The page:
Ending on a personal note – I know you would do what you do whether you got to share it on this blog or not. This blog is what, five/six years old? We have been married for almost 10 years and I have not known your attitude toward the outdoors and outdoor adventuring to have changed in any categorical way because of this blog. The trips you undertook before your online existence were in some ways more “extreme” (life-threatening) than what you do now – certainly when it comes to climbing, free-soloing, etc. I know that you write this blog for yourself, and would write it even if no one read it, and yet you truly appreciate the relationships this forum has allowed you to make and develop – but I also believe you do yourself a disservice when you don’t allow your blog to be a forum in which you are challenged. If you exist only in the recognition of others, do you not exist in a more full and deeper way when said recognition is more multifaceted… dissent included???

    1. That intersubjectivity is the cornerstone of any number of things can be discussed and supported at length, but pursuing any single facet too far becomes tautological. In the end it’s an axiom best accepted because of its explanatory power and the picture of the world which it paints.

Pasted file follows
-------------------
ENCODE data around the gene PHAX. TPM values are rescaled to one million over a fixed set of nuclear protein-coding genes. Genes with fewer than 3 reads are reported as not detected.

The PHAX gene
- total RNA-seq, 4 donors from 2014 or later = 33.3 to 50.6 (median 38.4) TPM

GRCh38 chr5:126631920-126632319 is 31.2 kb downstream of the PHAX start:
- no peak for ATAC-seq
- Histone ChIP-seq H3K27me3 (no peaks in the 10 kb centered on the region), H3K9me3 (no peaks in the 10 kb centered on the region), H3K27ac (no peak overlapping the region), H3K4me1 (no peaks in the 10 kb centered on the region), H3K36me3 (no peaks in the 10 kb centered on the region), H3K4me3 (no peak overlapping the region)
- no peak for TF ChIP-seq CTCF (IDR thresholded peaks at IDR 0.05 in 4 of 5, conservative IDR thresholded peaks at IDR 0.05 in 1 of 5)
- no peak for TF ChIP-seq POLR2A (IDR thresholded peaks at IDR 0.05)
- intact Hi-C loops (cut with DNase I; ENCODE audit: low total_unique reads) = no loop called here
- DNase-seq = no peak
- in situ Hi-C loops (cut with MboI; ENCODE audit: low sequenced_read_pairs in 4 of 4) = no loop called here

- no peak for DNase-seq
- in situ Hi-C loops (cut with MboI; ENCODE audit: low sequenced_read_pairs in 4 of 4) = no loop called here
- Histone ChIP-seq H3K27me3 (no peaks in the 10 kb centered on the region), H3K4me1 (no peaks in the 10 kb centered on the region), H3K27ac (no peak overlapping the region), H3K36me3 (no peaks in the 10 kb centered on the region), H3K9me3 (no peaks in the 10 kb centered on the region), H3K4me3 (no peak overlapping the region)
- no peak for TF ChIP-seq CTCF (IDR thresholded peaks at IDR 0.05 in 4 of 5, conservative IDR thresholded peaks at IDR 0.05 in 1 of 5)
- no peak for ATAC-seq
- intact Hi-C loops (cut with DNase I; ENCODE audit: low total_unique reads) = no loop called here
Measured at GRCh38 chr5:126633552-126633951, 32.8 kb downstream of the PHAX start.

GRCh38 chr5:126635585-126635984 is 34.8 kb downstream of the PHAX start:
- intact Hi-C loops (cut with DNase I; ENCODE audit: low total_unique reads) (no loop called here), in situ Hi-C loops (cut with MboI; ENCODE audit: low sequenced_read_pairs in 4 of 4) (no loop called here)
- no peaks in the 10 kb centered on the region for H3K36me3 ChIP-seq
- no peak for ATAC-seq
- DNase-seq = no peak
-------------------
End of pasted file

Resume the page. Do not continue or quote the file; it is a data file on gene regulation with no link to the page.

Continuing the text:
2. I’d be interested to know where you’re encountering the sentiment that ” you should go have your adventures and be quiet.” The Trip Reports forum at BPL is one of the more consistently active, and I follow other blogs that make reports that don’t drop a link there.

    1. A minority opinion on the net, given that expressing it online has onion-like layers of irony.

  3. A complex ideology which I often encounter, and am conflicted with. I for one never took, or even owned a camera prior to blogging….I never told anybody where I was going or what I was up to…The pure and simple emotional response of the terrain traveled through was all that mattered. Whatever happened along the way that led to blogging has to be in some way at some level, an ego related response.

    It’s such a generalization that it covers the general blogging world and probably correct. But what of the handful that share your view? I for one feel, a full circle event coming which will end in a return to the reclusive, ego-less travels of the past. Blogs will sit idle….made private…or simply deleted.

    Mine is very close to that day and I often wonder why the one or two opinions that tug away at my conscience mean so much more than all the fluff of thousands…..